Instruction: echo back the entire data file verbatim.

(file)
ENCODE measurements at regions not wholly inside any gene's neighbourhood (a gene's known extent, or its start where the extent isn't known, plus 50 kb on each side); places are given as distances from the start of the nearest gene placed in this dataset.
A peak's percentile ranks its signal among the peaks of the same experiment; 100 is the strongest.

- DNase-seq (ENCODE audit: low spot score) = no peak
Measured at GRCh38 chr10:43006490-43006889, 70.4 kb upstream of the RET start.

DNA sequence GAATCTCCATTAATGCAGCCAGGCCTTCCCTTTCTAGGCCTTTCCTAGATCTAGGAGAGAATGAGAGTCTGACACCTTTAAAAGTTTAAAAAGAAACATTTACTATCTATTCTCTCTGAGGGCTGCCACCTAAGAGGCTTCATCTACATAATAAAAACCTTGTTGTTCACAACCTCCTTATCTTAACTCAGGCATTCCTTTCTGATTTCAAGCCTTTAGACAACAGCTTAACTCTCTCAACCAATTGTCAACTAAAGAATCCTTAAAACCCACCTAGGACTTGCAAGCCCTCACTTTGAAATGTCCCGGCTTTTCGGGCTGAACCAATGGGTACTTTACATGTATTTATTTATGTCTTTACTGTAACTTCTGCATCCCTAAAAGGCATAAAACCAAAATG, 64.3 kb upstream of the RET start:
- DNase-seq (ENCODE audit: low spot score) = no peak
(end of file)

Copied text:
ENCODE measurements at regions not wholly inside any gene's neighbourhood (a gene's known extent, or its start where the extent isn't known, plus 50 kb on each side); places are given as distances from the start of the nearest gene placed in this dataset.
A peak's percentile ranks its signal among the peaks of the same experiment; 100 is the strongest.

- DNase-seq (ENCODE audit: low spot score) = no peak
Measured at GRCh38 chr10:43006490-43006889, 70.4 kb upstream of the RET start.

DNA sequence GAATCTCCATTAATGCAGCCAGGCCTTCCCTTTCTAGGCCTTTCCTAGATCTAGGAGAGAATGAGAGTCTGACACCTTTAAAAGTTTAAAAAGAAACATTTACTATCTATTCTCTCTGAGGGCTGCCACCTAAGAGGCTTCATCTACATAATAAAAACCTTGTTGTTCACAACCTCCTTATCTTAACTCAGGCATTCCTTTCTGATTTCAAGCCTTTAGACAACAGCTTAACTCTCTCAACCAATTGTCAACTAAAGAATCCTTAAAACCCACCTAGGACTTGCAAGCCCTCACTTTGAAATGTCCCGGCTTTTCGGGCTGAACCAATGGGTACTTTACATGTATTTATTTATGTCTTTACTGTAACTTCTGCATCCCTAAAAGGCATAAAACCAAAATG, 64.3 kb upstream of the RET start:
- DNase-seq (ENCODE audit: low spot score) = no peak